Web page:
After the great lull in the coffeehouse tradition in the 1960s and 1970s, many cafés were restored to their former glory in the subsequent 20 years, including such well known establishments as Schwarzenberg at Kärntner Ring and Landtmann. Other old Viennese cafés reinvented themselves as contemporary espresso bars, much to the delight of the young and fashionable.
Café Drechsler on Naschmarkt is an outstanding example of how to marry tradition with a stylish and modern atmosphere. Drechsler opened its doors for the very first time in 1919 and was sympathetically remodeled in 2007 by star British architect Sir Terence Conran to create a Vienna coffee house for the 21st century. Instead of the customary pianist visitors will be treated to live DJ music several nights a week.
Coffeehouses might have changed, but the reasons for visiting them have remained the same. As Stefan Zweig wrote in Die Welt von gestern, the café is still “a democratic club where a cup of coffee can be had cheaply and where for this pittance every guest can sit, discuss, write, play cards, receive mail and, above all, consume an unlimited number of newspapers and magazines for hours on end.” The café becomes a home from home where you are alone and yet in company.
In Wittgensteins Neffe Thomas Bernhard described his love for the coffeehouse in his own incomparable fashion: “I have always hated the typical Viennese café – as it is known throughout the world – because everything in it is against me. On the other hand, for decades I felt completely at home in Bräunerhof, which was always strictly against me (like Hawelka), and in Café Museum and other Viennese coffeehouses.”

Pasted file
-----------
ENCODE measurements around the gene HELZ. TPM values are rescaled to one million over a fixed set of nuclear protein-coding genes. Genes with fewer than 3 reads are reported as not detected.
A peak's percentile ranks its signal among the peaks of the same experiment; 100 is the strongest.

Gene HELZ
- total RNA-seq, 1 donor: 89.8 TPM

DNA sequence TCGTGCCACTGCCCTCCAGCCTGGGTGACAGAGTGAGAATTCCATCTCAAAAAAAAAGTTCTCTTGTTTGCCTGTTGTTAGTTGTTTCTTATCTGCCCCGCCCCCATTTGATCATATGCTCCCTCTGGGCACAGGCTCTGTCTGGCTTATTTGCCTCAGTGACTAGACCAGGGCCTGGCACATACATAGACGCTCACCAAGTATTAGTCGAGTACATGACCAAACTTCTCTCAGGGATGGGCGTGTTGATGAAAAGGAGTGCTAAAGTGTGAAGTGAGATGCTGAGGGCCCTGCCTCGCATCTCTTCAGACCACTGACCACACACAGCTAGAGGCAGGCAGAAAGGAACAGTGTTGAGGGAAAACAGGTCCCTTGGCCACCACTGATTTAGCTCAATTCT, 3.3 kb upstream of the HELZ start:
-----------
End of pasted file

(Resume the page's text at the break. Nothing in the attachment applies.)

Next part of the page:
In Vienna there is always room for fresh ideas in amongst all of the dyed-in-the-wool coffeehouse tradition. Alternative coffeehouses that are a far cry from the typical marble tables, Thonet chairs and liveried waiters are booming in the city. One such example is Kaffeefabrik on Favoritenstrasse in the fourth district. This small, quirkily decorated store sells roasts from its private roastery using beans sourced from all over the world, as well as coffee to go. Akrap Espressobar in Königsklostergasse also has its own roastery, only this time it’s in Milan. The finished product is available in countless different varieties including the caffeine packed Triple Shot.
People On Caffeine have set up shop in a highly unusual location a wing of a church in the eighth district. Here, customers can enjoy coffee underneath the historic vaulted ceilings from a classic espresso machine or according to the latest fashion, made using old fashioned drip filters. In Servitengasse, an idyllic side street in the ninth district, Caffè a Casa offers products from its own roastery. Espressomobil follows a completely different business model having reduced the coffeehouse format to a three-wheeled Italian moped. These mobile coffeeshops park up at some of the city’s busiest squares, switch on the coffee machines and serve up premium coffee to take away.
More than 210 discounts and unlimited free travel by underground, bus and tram for 72 hours. Available in hotels and at the tourist information centre on Albertinaplatz (open daily from 9.00 am to 7.00 pm) and the tourist information point at the airport (open daily from 6.00 am to 11.00 pm), at sales and information points of the Vienna Lines (e.g. Stephansplatz, Karlsplatz, Westbahnhof, Landstraße/Wien Mitte) or by credit card on tel. +43-1-798 44 00-148.
The information, and photos, on our Vienna pages has been compiled with the help of Wien Tourismus – http://www.wien.info/en– to ensure quality, up-to-date information on the beautiful city of Vienna, Austria.